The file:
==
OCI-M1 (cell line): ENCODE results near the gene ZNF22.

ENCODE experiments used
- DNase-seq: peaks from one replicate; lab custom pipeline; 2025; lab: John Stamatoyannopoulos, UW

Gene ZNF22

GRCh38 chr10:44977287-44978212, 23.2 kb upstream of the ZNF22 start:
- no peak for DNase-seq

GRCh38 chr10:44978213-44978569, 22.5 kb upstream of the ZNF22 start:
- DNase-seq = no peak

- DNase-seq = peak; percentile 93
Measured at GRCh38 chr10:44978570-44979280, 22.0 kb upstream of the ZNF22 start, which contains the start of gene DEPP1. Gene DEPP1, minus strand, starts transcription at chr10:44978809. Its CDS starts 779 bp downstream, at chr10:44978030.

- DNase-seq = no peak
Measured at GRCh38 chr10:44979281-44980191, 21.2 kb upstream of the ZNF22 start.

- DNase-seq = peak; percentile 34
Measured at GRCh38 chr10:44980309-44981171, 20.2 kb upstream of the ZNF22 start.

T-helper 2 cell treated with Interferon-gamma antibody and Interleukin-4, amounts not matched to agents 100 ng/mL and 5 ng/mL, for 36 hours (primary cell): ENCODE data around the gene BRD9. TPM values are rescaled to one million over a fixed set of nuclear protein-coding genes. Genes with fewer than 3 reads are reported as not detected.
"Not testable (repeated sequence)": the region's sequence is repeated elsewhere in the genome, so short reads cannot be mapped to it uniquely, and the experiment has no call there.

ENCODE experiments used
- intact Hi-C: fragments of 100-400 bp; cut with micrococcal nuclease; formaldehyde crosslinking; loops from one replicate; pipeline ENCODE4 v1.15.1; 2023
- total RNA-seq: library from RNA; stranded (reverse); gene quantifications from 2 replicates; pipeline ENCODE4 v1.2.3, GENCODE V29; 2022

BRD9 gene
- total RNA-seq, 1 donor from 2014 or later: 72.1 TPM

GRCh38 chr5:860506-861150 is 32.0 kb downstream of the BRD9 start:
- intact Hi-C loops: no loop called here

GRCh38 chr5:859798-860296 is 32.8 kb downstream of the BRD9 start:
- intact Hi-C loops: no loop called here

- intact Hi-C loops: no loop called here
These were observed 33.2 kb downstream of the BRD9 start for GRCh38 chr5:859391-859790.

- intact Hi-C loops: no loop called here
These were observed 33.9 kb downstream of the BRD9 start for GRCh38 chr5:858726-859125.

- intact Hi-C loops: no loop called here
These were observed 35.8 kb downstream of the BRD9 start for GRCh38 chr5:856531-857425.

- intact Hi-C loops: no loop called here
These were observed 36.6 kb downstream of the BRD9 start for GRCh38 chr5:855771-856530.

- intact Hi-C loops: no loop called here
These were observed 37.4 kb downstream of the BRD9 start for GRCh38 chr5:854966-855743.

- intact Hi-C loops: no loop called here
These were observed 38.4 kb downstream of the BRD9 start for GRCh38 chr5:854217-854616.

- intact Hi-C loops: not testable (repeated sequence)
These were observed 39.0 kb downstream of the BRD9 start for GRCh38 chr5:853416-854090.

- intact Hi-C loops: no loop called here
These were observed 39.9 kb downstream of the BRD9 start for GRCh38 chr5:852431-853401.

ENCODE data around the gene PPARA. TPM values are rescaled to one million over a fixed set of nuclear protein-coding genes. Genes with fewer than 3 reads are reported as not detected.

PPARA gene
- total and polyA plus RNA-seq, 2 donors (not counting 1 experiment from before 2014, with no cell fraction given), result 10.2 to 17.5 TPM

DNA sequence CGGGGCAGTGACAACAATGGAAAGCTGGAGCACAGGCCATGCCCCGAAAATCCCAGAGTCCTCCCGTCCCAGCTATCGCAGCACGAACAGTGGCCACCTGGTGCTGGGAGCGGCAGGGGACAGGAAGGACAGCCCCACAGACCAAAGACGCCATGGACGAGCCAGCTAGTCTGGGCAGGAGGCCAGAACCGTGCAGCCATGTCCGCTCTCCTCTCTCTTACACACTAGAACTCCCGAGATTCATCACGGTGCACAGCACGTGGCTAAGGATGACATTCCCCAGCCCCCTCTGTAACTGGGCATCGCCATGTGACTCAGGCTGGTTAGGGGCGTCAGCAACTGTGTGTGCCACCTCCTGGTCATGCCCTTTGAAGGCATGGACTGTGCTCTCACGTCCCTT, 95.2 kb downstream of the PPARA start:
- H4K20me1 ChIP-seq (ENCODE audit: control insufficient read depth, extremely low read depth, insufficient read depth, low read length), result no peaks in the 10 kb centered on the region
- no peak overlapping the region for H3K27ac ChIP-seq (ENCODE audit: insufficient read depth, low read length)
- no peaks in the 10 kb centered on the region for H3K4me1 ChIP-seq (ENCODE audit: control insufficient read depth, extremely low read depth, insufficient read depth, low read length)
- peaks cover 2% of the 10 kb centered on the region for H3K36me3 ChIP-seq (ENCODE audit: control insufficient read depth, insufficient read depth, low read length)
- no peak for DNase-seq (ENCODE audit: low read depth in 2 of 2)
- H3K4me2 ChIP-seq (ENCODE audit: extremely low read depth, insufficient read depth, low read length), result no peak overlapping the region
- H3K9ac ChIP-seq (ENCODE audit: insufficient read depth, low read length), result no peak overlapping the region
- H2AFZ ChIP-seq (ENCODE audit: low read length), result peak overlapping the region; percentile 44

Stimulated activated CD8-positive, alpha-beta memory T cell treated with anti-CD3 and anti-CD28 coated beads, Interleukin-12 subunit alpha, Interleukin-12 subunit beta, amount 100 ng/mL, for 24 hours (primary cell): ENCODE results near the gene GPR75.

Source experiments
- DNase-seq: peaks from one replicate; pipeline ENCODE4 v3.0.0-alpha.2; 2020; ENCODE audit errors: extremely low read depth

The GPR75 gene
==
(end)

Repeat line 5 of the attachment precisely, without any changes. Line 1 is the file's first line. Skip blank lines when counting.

GRCh38 chr10:44977287-44978212, 23.2 kb upstream of the ZNF22 start: